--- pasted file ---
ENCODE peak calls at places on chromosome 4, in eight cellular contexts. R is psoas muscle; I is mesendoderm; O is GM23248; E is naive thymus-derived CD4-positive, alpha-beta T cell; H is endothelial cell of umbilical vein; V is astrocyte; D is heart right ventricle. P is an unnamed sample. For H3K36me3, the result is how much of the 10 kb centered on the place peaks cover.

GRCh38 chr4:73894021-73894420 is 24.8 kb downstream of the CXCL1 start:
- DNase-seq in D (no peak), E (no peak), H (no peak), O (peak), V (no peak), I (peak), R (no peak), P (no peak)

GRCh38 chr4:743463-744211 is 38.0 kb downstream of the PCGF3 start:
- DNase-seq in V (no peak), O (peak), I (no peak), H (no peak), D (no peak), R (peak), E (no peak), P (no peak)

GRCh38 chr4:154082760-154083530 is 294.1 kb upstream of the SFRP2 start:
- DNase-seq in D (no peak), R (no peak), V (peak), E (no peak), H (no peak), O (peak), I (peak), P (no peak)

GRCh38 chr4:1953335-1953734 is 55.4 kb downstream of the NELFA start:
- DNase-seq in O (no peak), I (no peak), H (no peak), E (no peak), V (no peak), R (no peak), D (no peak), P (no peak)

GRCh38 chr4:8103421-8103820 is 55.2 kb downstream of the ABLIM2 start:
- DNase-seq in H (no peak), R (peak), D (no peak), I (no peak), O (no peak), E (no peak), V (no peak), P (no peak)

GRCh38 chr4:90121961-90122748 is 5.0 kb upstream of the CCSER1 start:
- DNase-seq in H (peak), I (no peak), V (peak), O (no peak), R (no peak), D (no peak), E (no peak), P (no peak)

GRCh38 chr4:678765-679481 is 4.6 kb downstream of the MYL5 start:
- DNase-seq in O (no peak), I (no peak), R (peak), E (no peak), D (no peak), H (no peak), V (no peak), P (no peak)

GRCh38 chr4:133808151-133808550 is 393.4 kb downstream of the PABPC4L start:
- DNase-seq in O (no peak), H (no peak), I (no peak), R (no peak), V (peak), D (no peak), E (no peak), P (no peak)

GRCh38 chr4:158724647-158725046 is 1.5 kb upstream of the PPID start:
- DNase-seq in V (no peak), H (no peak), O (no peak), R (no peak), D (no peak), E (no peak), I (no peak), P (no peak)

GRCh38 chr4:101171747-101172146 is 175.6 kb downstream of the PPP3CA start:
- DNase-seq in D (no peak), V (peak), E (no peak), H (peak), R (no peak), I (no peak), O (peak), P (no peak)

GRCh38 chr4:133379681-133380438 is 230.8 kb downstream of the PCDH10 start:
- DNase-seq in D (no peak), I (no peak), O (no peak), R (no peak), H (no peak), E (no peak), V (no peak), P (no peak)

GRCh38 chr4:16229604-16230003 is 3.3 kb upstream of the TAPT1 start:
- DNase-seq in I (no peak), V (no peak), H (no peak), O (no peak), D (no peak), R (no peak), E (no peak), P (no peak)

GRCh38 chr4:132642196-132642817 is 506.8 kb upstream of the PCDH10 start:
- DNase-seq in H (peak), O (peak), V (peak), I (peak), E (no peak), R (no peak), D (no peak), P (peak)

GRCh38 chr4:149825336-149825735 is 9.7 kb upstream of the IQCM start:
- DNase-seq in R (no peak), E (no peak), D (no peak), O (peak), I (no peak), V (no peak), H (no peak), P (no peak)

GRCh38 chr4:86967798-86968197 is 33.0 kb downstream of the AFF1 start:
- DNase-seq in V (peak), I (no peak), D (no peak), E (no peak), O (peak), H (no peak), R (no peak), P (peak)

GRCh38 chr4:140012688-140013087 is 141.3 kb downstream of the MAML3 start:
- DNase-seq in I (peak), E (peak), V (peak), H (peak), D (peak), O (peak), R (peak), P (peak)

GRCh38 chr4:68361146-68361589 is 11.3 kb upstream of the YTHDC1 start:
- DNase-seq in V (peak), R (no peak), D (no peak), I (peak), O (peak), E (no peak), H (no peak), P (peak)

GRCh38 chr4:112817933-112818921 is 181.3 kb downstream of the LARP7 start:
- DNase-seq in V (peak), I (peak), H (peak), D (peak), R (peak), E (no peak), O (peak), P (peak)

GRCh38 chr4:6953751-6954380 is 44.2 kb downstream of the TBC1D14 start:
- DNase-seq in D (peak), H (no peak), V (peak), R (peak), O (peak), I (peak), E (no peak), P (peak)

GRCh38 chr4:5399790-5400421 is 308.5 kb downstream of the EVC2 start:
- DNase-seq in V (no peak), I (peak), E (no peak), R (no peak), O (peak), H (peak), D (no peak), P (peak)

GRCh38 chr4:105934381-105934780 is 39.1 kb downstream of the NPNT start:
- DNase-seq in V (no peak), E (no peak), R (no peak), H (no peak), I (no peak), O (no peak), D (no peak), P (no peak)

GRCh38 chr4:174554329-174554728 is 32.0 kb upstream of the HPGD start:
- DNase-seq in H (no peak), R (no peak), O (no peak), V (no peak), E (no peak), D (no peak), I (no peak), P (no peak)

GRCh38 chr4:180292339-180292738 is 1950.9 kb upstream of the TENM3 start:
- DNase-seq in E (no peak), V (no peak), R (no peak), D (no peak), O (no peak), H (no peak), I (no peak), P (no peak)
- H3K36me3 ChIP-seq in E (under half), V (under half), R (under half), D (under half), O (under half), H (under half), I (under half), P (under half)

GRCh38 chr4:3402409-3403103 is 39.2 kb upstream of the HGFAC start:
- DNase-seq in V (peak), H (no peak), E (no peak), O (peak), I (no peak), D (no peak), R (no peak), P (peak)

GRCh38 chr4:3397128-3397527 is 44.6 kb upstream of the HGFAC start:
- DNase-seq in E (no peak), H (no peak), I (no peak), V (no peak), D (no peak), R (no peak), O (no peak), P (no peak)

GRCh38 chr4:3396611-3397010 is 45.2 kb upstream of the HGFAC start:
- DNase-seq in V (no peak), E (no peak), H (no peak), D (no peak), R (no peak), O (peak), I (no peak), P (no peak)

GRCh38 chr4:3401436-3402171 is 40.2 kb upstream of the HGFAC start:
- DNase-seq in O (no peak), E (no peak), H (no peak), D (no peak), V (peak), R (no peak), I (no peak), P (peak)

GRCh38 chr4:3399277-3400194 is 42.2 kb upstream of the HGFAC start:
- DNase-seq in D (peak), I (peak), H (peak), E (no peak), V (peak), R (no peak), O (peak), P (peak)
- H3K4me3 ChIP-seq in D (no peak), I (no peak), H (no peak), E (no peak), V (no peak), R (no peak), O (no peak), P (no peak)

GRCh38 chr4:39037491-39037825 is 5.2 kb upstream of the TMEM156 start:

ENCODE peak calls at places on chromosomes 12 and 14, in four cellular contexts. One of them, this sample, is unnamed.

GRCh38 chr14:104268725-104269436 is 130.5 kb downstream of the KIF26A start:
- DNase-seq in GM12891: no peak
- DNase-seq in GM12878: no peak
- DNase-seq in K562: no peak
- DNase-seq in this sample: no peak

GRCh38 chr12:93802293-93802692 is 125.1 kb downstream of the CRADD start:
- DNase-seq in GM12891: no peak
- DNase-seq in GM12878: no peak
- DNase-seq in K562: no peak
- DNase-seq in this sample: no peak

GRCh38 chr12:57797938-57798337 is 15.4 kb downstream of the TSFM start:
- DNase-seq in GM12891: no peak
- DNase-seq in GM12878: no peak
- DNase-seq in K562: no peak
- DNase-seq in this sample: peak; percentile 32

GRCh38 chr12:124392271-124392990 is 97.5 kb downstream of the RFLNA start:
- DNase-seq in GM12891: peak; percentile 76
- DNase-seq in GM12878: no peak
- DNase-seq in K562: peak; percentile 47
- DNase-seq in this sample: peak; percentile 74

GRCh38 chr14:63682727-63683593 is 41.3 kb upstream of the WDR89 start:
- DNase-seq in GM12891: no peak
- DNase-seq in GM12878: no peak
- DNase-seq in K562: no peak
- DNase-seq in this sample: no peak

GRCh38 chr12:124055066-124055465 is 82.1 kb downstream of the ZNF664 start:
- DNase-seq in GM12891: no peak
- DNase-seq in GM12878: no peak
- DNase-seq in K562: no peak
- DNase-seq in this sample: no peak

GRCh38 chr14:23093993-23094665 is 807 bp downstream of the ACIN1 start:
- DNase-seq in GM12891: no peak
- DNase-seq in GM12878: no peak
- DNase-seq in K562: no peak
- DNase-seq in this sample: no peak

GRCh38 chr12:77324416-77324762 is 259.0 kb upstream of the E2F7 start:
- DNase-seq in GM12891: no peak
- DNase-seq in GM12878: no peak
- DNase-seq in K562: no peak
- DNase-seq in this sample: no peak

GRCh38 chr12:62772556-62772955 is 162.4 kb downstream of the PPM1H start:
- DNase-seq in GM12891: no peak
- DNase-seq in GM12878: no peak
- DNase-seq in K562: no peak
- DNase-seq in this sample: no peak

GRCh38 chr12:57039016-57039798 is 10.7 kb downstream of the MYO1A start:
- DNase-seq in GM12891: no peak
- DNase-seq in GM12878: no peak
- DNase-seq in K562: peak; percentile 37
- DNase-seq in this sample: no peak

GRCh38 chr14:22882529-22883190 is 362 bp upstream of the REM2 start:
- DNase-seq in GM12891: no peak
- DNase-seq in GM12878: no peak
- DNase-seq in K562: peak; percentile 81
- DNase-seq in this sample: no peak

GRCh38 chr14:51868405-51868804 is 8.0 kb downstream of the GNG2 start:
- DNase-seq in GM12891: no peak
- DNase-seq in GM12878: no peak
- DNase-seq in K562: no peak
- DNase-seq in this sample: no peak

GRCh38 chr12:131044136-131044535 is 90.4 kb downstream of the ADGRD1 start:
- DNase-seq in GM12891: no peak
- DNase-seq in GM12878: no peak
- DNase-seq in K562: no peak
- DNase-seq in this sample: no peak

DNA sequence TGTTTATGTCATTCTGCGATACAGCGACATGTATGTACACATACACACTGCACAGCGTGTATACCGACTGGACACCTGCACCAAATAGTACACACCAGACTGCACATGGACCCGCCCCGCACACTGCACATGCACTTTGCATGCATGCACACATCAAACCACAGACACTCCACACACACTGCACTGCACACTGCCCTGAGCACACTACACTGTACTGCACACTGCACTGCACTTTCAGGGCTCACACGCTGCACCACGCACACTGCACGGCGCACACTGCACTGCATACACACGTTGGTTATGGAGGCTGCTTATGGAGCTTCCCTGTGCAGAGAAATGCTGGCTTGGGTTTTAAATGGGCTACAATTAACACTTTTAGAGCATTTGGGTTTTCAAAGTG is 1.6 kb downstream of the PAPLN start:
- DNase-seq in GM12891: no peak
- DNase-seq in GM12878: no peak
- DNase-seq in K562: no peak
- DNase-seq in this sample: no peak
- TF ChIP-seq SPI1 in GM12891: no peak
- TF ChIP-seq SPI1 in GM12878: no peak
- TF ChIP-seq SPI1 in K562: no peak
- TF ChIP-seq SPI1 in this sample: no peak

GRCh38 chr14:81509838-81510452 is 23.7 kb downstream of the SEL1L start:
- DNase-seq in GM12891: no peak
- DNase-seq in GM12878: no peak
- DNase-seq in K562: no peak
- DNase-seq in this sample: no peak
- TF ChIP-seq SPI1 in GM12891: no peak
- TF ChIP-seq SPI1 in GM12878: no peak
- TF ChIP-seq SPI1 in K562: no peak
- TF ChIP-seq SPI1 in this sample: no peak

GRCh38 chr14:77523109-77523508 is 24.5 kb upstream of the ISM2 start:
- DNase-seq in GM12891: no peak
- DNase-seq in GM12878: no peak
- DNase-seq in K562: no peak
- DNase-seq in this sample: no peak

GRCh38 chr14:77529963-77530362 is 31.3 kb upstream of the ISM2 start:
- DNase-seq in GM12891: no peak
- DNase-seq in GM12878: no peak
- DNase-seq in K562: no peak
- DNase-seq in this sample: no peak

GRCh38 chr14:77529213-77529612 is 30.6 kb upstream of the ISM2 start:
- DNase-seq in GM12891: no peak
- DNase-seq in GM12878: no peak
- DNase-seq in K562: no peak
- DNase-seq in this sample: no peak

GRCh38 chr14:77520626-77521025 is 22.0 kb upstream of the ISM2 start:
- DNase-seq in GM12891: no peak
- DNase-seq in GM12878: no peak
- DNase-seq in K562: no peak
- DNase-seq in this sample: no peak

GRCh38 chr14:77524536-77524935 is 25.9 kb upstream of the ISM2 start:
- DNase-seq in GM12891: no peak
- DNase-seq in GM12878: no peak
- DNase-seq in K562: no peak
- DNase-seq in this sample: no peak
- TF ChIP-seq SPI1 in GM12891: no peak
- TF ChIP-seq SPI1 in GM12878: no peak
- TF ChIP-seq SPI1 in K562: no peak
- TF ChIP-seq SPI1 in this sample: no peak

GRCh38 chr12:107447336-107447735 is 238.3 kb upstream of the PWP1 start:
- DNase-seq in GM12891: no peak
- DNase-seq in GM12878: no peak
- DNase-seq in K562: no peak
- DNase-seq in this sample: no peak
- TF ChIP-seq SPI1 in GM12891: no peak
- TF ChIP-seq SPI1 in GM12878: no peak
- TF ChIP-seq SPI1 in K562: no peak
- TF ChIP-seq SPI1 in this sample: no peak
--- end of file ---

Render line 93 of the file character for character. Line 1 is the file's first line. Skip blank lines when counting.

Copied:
- DNase-seq in GM12891: no peak